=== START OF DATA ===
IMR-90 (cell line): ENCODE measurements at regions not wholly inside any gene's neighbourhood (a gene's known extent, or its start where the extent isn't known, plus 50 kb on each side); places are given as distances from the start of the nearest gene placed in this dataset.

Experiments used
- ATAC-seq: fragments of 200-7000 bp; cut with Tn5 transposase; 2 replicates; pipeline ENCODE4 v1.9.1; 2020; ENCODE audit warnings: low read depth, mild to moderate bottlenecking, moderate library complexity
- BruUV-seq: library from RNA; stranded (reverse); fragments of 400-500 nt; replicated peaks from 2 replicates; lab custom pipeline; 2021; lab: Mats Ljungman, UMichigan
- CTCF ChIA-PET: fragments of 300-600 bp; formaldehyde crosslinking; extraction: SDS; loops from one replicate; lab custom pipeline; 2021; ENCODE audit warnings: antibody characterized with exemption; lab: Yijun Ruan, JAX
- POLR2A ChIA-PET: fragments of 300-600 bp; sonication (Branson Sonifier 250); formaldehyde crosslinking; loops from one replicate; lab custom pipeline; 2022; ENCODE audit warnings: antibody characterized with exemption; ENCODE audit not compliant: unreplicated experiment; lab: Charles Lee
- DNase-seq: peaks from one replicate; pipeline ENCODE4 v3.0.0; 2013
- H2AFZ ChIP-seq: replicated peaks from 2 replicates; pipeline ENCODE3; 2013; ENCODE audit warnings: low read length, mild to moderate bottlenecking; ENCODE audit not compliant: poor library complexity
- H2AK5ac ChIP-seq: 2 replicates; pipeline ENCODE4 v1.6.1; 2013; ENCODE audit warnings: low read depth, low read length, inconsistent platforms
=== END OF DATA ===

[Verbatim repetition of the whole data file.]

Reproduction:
IMR-90 (cell line): ENCODE measurements at regions not wholly inside any gene's neighbourhood (a gene's known extent, or its start where the extent isn't known, plus 50 kb on each side); places are given as distances from the start of the nearest gene placed in this dataset.

Experiments used
- ATAC-seq: fragments of 200-7000 bp; cut with Tn5 transposase; 2 replicates; pipeline ENCODE4 v1.9.1; 2020; ENCODE audit warnings: low read depth, mild to moderate bottlenecking, moderate library complexity
- BruUV-seq: library from RNA; stranded (reverse); fragments of 400-500 nt; replicated peaks from 2 replicates; lab custom pipeline; 2021; lab: Mats Ljungman, UMichigan
- CTCF ChIA-PET: fragments of 300-600 bp; formaldehyde crosslinking; extraction: SDS; loops from one replicate; lab custom pipeline; 2021; ENCODE audit warnings: antibody characterized with exemption; lab: Yijun Ruan, JAX
- POLR2A ChIA-PET: fragments of 300-600 bp; sonication (Branson Sonifier 250); formaldehyde crosslinking; loops from one replicate; lab custom pipeline; 2022; ENCODE audit warnings: antibody characterized with exemption; ENCODE audit not compliant: unreplicated experiment; lab: Charles Lee
- DNase-seq: peaks from one replicate; pipeline ENCODE4 v3.0.0; 2013
- H2AFZ ChIP-seq: replicated peaks from 2 replicates; pipeline ENCODE3; 2013; ENCODE audit warnings: low read length, mild to moderate bottlenecking; ENCODE audit not compliant: poor library complexity
- H2AK5ac ChIP-seq: 2 replicates; pipeline ENCODE4 v1.6.1; 2013; ENCODE audit warnings: low read depth, low read length, inconsistent platforms